What's different about the war today?
- One in every four people in the U.S. has a connection to the Military
- 1.5 million Service Members have served in Iraq and Afghanistan
- 90% of wounded Service Members survive their injuries
- A greater percentage are coming home with Traumatic Brain Injury (TBI) and severe posttraumatic stress
- We have an all volunteer Military that includes significant numbers of National Guard members and Reservists
- Nearly half of all active and reserve members experience multiple deployments
- In this era of high-tech and constant communication, Service Members remain in constant contact with their Families even when deployed
- We are involved in unconventional warfare - no front line, IEDs(improvised explosive devices), no down time, constant vigilance
What's the impact on our Service Members?
- Over 75%of Service Members surveyed report having been in situations where they could be seriously injured or killed
- More than 62% of them knew someone who was seriously injured or killed
- Mental health isone of the three most common health issues reported
- 38% of Service Members and 31% of Marines report having psychological symptoms
- The percentage rises to 49% of National Guard Members
- Psychological issues rise significantly among those with repeated deployments
Doesn't the Military provide health services to address these needs?
- Of the 1 million returning Service Members eligible for VA services, 45% have sought care
- 56% of those Service Members reported possible mental health issues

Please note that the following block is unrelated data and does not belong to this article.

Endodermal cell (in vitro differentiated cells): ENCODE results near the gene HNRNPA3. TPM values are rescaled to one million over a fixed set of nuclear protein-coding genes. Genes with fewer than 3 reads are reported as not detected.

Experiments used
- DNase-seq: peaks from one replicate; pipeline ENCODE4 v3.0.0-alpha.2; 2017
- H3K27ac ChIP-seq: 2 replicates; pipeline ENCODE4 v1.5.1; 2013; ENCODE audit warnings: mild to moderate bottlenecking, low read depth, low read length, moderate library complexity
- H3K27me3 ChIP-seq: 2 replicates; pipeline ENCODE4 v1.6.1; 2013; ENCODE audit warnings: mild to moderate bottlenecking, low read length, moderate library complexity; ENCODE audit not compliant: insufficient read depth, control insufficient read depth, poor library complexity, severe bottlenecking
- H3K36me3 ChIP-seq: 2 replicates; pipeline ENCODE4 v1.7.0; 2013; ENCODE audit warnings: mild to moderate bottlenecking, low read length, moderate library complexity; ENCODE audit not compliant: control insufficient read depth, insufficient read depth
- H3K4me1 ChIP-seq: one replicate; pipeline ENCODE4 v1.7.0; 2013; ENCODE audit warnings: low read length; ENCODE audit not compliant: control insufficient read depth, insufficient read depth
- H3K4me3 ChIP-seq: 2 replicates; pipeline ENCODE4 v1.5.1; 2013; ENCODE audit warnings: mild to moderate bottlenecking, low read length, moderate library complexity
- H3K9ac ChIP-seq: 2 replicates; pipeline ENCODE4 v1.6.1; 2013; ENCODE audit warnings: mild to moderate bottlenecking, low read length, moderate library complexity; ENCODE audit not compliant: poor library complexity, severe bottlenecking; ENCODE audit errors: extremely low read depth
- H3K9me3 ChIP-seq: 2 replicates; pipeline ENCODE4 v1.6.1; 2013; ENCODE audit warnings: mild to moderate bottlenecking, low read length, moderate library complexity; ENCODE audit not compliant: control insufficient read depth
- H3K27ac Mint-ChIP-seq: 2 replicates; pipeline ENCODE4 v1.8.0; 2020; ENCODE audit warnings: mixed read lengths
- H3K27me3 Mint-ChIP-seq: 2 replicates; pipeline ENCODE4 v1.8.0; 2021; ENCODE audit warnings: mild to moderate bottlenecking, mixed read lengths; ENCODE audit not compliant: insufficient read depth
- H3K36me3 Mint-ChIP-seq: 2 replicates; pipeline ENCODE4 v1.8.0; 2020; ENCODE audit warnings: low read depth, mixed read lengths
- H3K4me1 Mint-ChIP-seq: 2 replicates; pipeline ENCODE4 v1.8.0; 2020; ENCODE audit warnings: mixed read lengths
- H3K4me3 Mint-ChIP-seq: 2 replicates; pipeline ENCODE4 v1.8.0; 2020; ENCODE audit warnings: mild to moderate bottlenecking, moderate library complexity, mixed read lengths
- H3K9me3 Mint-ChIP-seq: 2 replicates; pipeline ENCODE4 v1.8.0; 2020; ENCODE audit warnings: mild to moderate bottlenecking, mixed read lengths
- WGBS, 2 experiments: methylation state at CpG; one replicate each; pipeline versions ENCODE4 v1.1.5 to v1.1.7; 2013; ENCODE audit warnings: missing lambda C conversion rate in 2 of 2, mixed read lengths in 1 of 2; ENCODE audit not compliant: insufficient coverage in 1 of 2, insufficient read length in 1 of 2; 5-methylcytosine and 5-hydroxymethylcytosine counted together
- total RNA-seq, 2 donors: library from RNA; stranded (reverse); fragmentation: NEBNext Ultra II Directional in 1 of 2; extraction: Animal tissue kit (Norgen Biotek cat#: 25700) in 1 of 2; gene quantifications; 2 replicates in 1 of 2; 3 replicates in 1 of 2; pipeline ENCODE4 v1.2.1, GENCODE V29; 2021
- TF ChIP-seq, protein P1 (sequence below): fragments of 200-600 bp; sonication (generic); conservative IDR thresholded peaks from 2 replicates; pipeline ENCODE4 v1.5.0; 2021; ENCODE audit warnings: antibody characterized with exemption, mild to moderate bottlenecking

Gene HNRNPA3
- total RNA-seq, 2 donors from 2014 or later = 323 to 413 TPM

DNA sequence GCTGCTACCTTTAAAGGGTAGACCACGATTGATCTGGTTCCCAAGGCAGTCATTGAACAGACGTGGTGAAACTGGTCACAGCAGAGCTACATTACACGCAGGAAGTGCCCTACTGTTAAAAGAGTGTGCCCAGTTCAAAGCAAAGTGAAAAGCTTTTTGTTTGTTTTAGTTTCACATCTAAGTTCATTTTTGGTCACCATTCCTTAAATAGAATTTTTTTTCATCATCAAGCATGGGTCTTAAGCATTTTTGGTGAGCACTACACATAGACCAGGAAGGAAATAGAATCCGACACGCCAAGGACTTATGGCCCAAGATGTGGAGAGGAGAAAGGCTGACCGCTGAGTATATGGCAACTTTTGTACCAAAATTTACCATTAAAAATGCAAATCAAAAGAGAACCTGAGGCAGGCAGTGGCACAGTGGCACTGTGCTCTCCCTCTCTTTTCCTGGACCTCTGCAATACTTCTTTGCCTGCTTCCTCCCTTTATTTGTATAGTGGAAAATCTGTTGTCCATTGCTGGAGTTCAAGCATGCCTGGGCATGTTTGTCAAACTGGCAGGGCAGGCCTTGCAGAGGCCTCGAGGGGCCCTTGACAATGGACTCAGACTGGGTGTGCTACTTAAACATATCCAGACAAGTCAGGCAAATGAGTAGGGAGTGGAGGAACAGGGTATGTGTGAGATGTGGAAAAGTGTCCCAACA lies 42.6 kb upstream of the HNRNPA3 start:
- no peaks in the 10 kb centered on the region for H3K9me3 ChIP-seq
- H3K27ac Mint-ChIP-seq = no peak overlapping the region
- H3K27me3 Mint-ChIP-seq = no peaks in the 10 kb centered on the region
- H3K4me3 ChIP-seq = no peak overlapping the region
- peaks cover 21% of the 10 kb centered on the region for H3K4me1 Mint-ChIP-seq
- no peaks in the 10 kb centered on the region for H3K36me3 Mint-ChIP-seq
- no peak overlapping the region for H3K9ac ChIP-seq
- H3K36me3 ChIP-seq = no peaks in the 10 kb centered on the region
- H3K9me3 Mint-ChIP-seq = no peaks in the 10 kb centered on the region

- Mental health is one of the three most common health issues reported
- Mental health issues include PTSD, depression, psychoses, neurotic disorders, and drug and alcohol dependence or abuse
- A silent majority of Veterans (55%) are either not getting services or are getting them outside the VA
- 33% of Veterans live in rural/highly rural areas where there is not a VA facility
How is the war affecting Service Member families?
- The well-being of Service Members is inextricably linked to the well-being of their Families
- In a study of 250,000 women married to active duty Service Members, 36% reported having at least one mental health diagnosis
- Extended separations, increased responsibilities at home, and recurring deployments contribute to increased stress, anxiety and depression
- Military children often experience higher levels of anxiety and a higher risk of depression; many have more difficulty focusing at school
DMDC Data, January 2009
Quadrennial Quality of Life Review, Who Are Military Troops and Families? January 2009
Treating the Invisible Wounds of War, Harold Kudler, M.D. & Charlotte M. Wilmer, MSW, LCSW www.aheconnect.com/citizensoldier
Painting a Moving Train, Harold Kudler, M.D., Department of Veterans Affairs, and LCDR Erin Simmons, US Navy, February 2010